Monson's soap recipe for cleaning up bone
Thanks, Fred for "witches brew" you came up with. The potassium nitrate
could be adding "hardness" or mineral back to the water, nitrates?
Counteract some of the alkalinity?? Your brown soap is REALLY alkaline from
some first hand washing experiences, or almost no hands left after washing.
This brown soap is called Fels Naptha, guaranteed to be "Grandma's old
fashioned version of lye soap"! Wickedly strong! This soap is great for
taking out grease spots (after spaghetti dinner splashes or greasy food
drippings on pants, shirts, tablecloths, etc) and washing up after poison
oak exposures to skin. It is not exactly gentle to skin, dirt cheap - we
keep a bar in home laundry room for greasy kid stuff. The smell brings back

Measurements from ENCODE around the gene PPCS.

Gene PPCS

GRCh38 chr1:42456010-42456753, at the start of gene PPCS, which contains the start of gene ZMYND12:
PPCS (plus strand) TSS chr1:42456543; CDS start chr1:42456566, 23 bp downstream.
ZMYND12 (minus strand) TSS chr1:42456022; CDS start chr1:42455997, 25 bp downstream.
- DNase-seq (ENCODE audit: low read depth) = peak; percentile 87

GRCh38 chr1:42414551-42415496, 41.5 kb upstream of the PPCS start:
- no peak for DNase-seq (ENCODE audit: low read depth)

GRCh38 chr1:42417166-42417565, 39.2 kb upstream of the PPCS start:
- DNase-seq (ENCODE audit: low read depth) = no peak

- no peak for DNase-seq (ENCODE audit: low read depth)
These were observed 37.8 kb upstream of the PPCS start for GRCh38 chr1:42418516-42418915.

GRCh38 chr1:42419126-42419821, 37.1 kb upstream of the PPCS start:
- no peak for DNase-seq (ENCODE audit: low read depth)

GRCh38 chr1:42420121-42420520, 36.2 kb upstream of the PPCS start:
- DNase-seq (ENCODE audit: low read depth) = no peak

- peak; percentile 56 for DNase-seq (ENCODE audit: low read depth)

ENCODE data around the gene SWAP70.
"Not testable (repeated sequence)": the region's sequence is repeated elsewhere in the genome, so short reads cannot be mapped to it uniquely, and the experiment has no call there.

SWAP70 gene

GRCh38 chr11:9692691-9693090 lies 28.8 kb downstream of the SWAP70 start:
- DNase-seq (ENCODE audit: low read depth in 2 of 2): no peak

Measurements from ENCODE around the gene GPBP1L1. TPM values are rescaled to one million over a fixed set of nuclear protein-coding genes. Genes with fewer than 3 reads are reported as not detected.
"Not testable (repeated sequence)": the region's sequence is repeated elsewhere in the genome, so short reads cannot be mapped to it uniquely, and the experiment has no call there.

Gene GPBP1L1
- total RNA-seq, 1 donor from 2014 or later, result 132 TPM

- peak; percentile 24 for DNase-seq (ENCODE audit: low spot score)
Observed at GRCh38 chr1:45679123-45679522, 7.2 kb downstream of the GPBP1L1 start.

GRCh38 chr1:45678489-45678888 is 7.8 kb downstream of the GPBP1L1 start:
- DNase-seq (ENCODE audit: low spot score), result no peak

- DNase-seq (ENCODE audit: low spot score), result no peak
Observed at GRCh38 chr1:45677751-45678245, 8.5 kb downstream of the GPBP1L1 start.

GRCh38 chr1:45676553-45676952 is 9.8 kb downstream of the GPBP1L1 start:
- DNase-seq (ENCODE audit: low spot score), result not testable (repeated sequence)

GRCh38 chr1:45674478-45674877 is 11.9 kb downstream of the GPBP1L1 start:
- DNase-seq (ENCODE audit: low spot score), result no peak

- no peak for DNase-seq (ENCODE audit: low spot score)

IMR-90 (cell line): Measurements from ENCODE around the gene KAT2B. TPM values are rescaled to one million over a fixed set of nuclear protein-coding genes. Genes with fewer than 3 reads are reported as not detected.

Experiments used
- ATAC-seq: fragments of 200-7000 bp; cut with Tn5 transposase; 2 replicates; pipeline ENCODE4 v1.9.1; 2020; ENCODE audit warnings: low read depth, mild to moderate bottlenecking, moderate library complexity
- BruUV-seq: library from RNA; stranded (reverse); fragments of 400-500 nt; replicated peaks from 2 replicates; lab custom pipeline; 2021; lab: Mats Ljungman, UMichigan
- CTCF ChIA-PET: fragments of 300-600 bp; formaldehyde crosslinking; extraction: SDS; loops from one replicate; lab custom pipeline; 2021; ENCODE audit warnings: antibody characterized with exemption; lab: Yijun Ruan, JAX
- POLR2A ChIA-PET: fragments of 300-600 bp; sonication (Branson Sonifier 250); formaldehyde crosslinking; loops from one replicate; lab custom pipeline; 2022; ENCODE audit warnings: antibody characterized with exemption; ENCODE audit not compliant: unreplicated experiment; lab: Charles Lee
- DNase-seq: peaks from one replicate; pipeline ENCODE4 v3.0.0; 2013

nostalgic memories of down home on Oregon farm - kid days and the only soap
my grandfather would use, he hated #$@ ^$#& #$&$#@^%^# flowery stuff!
Addional word about BIZ use, check progress after 1 - 2 hours, same thing
happens to cartilage, it separates from bone, and other boney attachments
disengage. Be sure to handle BIZ with gloves - it eats skin in
Bemused in Montana!
>"Liquid Soap". Reighard and Jennings, "Anatomy of the Cat" [Oops! Sorry
>kitty!], 1935, Holt Reinhart
>Soft water 2000ml ("Soft" is not a scientific term!)
>Strong ammonia 150ml (for glazed eyes, opaque NICtitating membranes and,
>of course, alkalinity)
>KNO3 12g (for suppression of something? John and
>Hard soap (brown) 75g (We used to save the shavings of the brown soap
>used in the local Cub Scout carving tutorials. We liked the brown soap,
>because it WAS harder than Ivory! This soap is still available in a double
>bar with attractive white wrapping with pink printing. You can't tell a
>soap by its cover!)
>Heat the mixture to boiling until homogeneous.
>Immerse the bone and boil for 40 min
>Pour off the liquid and renew it.
>Boil another 30min or until the soft parts come away easily.
>[Boil too long and the epiphyses will separate.]
>The bone can be rinsed in water.
>The bone can be defatted, after drying, in bnenzene/zylene.
>Cheers (it almost feels like Friday),
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